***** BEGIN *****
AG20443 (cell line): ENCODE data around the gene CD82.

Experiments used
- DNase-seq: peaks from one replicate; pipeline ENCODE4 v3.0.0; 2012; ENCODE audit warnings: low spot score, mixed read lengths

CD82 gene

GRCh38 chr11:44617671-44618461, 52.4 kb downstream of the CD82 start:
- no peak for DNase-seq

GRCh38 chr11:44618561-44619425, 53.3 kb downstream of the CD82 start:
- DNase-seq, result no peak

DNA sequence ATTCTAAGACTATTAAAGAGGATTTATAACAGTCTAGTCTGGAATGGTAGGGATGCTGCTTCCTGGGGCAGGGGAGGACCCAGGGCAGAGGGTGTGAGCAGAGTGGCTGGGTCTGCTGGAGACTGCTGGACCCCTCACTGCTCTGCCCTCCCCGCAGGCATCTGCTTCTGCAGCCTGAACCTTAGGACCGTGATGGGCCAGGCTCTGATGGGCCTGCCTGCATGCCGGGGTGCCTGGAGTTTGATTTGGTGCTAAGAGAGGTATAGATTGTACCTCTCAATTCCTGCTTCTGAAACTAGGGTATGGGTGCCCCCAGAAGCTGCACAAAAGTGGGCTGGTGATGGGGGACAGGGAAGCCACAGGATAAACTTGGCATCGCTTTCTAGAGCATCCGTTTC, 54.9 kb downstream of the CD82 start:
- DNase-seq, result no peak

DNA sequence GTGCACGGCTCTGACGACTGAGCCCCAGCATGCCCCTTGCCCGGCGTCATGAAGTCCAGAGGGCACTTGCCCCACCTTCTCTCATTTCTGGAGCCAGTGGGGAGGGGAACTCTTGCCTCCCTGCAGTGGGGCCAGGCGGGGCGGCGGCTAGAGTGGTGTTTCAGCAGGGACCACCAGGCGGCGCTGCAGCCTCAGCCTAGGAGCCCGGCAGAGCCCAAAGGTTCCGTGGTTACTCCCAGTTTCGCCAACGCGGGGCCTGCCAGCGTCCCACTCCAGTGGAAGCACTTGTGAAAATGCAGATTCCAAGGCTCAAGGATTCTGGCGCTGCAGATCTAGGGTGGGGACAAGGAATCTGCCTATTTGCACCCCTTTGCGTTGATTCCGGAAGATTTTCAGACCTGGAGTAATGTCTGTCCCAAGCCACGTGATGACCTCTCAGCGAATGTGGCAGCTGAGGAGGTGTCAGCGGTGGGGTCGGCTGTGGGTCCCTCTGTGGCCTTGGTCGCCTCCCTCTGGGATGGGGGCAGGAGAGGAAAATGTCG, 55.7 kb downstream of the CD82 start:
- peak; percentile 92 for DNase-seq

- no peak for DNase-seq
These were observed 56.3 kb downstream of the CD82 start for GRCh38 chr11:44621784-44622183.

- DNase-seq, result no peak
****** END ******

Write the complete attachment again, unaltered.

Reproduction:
AG20443 (cell line): ENCODE data around the gene CD82.

Experiments used
- DNase-seq: peaks from one replicate; pipeline ENCODE4 v3.0.0; 2012; ENCODE audit warnings: low spot score, mixed read lengths

CD82 gene

GRCh38 chr11:44617671-44618461, 52.4 kb downstream of the CD82 start:
- no peak for DNase-seq

GRCh38 chr11:44618561-44619425, 53.3 kb downstream of the CD82 start:
- DNase-seq, result no peak

DNA sequence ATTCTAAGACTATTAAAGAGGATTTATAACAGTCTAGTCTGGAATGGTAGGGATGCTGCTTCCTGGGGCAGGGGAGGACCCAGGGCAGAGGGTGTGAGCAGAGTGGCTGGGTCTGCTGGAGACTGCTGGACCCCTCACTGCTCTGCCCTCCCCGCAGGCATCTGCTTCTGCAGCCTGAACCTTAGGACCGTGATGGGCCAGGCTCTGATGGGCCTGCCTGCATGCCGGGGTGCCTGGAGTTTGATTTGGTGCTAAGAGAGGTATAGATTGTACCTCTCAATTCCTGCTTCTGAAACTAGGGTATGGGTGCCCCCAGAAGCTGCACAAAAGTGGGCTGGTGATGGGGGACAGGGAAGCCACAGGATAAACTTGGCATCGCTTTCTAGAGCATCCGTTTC, 54.9 kb downstream of the CD82 start:
- DNase-seq, result no peak

DNA sequence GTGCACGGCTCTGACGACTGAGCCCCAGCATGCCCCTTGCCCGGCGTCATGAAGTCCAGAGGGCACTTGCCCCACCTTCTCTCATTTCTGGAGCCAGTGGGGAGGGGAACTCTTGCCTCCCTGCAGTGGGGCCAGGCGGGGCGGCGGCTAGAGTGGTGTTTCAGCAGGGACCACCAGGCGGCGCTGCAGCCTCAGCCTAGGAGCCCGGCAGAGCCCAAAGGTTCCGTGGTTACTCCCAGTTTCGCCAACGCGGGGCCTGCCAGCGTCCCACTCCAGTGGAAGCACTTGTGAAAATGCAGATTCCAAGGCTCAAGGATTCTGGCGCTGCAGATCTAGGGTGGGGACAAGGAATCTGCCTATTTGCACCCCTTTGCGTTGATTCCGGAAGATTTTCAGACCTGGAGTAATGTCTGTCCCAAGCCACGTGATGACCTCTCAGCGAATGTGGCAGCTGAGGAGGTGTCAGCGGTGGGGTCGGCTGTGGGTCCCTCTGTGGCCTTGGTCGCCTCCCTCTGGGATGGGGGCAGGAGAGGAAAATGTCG, 55.7 kb downstream of the CD82 start:
- peak; percentile 92 for DNase-seq

- no peak for DNase-seq
These were observed 56.3 kb downstream of the CD82 start for GRCh38 chr11:44621784-44622183.

- DNase-seq, result no peak